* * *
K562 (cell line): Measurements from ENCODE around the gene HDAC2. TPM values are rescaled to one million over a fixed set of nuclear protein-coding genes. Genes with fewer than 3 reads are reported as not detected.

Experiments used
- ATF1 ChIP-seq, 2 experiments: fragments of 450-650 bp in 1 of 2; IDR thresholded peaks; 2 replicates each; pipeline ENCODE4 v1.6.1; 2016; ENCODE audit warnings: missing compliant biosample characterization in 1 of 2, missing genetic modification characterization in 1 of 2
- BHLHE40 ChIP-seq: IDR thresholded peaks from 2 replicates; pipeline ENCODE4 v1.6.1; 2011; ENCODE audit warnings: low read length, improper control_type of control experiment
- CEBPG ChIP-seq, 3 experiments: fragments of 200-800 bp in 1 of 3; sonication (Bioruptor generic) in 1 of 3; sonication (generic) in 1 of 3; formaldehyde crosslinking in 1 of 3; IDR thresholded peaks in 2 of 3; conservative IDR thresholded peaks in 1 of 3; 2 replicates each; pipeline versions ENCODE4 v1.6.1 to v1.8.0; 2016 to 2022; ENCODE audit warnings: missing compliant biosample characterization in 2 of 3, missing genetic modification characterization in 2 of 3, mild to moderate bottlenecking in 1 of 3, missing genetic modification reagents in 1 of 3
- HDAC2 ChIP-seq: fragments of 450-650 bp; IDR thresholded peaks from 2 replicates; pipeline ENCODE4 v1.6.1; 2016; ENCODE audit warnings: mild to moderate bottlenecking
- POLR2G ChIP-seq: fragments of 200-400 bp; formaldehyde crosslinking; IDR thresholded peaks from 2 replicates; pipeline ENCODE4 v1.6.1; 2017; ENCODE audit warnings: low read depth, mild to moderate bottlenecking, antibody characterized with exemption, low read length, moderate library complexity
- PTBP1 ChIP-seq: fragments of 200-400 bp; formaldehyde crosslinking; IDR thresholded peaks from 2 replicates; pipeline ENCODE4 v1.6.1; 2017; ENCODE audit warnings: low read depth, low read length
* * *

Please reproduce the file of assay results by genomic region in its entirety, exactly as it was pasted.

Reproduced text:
K562 (cell line): Measurements from ENCODE around the gene HDAC2. TPM values are rescaled to one million over a fixed set of nuclear protein-coding genes. Genes with fewer than 3 reads are reported as not detected.

Experiments used
- ATF1 ChIP-seq, 2 experiments: fragments of 450-650 bp in 1 of 2; IDR thresholded peaks; 2 replicates each; pipeline ENCODE4 v1.6.1; 2016; ENCODE audit warnings: missing compliant biosample characterization in 1 of 2, missing genetic modification characterization in 1 of 2
- BHLHE40 ChIP-seq: IDR thresholded peaks from 2 replicates; pipeline ENCODE4 v1.6.1; 2011; ENCODE audit warnings: low read length, improper control_type of control experiment
- CEBPG ChIP-seq, 3 experiments: fragments of 200-800 bp in 1 of 3; sonication (Bioruptor generic) in 1 of 3; sonication (generic) in 1 of 3; formaldehyde crosslinking in 1 of 3; IDR thresholded peaks in 2 of 3; conservative IDR thresholded peaks in 1 of 3; 2 replicates each; pipeline versions ENCODE4 v1.6.1 to v1.8.0; 2016 to 2022; ENCODE audit warnings: missing compliant biosample characterization in 2 of 3, missing genetic modification characterization in 2 of 3, mild to moderate bottlenecking in 1 of 3, missing genetic modification reagents in 1 of 3
- HDAC2 ChIP-seq: fragments of 450-650 bp; IDR thresholded peaks from 2 replicates; pipeline ENCODE4 v1.6.1; 2016; ENCODE audit warnings: mild to moderate bottlenecking
- POLR2G ChIP-seq: fragments of 200-400 bp; formaldehyde crosslinking; IDR thresholded peaks from 2 replicates; pipeline ENCODE4 v1.6.1; 2017; ENCODE audit warnings: low read depth, mild to moderate bottlenecking, antibody characterized with exemption, low read length, moderate library complexity
- PTBP1 ChIP-seq: fragments of 200-400 bp; formaldehyde crosslinking; IDR thresholded peaks from 2 replicates; pipeline ENCODE4 v1.6.1; 2017; ENCODE audit warnings: low read depth, low read length